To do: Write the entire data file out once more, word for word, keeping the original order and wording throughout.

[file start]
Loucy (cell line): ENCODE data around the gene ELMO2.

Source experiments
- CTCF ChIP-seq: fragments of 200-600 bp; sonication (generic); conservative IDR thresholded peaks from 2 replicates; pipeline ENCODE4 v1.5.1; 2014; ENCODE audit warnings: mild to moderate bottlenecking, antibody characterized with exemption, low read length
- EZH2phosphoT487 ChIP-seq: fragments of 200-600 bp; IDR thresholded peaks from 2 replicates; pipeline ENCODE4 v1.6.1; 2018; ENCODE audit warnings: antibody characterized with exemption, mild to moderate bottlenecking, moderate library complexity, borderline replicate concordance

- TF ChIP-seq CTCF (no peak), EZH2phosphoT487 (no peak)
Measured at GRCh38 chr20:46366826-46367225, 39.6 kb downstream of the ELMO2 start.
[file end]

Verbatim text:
Loucy (cell line): ENCODE data around the gene ELMO2.

Source experiments
- CTCF ChIP-seq: fragments of 200-600 bp; sonication (generic); conservative IDR thresholded peaks from 2 replicates; pipeline ENCODE4 v1.5.1; 2014; ENCODE audit warnings: mild to moderate bottlenecking, antibody characterized with exemption, low read length
- EZH2phosphoT487 ChIP-seq: fragments of 200-600 bp; IDR thresholded peaks from 2 replicates; pipeline ENCODE4 v1.6.1; 2018; ENCODE audit warnings: antibody characterized with exemption, mild to moderate bottlenecking, moderate library complexity, borderline replicate concordance

- TF ChIP-seq CTCF (no peak), EZH2phosphoT487 (no peak)
Measured at GRCh38 chr20:46366826-46367225, 39.6 kb downstream of the ELMO2 start.